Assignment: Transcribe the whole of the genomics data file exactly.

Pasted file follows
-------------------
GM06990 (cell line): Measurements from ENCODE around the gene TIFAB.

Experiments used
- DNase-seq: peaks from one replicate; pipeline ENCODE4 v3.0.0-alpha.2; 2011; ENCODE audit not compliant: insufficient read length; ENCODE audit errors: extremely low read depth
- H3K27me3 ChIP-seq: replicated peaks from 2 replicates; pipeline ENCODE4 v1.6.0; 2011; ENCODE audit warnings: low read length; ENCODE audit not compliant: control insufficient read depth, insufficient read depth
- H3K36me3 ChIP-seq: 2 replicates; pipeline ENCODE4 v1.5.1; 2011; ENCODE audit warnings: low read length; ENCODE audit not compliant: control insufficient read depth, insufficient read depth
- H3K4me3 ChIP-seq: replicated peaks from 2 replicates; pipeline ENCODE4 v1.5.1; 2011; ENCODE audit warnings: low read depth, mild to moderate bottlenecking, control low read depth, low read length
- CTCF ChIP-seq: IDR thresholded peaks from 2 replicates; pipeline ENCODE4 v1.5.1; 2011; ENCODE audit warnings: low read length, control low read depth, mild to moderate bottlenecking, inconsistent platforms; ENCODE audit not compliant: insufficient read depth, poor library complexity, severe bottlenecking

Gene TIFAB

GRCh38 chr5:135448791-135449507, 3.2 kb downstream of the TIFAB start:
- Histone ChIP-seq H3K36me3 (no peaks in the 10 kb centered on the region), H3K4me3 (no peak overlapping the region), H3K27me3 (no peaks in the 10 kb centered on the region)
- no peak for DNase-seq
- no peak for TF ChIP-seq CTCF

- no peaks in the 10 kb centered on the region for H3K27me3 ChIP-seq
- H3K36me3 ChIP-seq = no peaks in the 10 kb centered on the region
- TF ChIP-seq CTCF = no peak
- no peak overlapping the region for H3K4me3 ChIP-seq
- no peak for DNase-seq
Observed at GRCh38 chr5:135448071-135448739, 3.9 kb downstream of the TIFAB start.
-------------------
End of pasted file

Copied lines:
GM06990 (cell line): Measurements from ENCODE around the gene TIFAB.

Experiments used
- DNase-seq: peaks from one replicate; pipeline ENCODE4 v3.0.0-alpha.2; 2011; ENCODE audit not compliant: insufficient read length; ENCODE audit errors: extremely low read depth
- H3K27me3 ChIP-seq: replicated peaks from 2 replicates; pipeline ENCODE4 v1.6.0; 2011; ENCODE audit warnings: low read length; ENCODE audit not compliant: control insufficient read depth, insufficient read depth
- H3K36me3 ChIP-seq: 2 replicates; pipeline ENCODE4 v1.5.1; 2011; ENCODE audit warnings: low read length; ENCODE audit not compliant: control insufficient read depth, insufficient read depth
- H3K4me3 ChIP-seq: replicated peaks from 2 replicates; pipeline ENCODE4 v1.5.1; 2011; ENCODE audit warnings: low read depth, mild to moderate bottlenecking, control low read depth, low read length
- CTCF ChIP-seq: IDR thresholded peaks from 2 replicates; pipeline ENCODE4 v1.5.1; 2011; ENCODE audit warnings: low read length, control low read depth, mild to moderate bottlenecking, inconsistent platforms; ENCODE audit not compliant: insufficient read depth, poor library complexity, severe bottlenecking

Gene TIFAB

GRCh38 chr5:135448791-135449507, 3.2 kb downstream of the TIFAB start:
- Histone ChIP-seq H3K36me3 (no peaks in the 10 kb centered on the region), H3K4me3 (no peak overlapping the region), H3K27me3 (no peaks in the 10 kb centered on the region)
- no peak for DNase-seq
- no peak for TF ChIP-seq CTCF

- no peaks in the 10 kb centered on the region for H3K27me3 ChIP-seq
- H3K36me3 ChIP-seq = no peaks in the 10 kb centered on the region
- TF ChIP-seq CTCF = no peak
- no peak overlapping the region for H3K4me3 ChIP-seq
- no peak for DNase-seq
Observed at GRCh38 chr5:135448071-135448739, 3.9 kb downstream of the TIFAB start.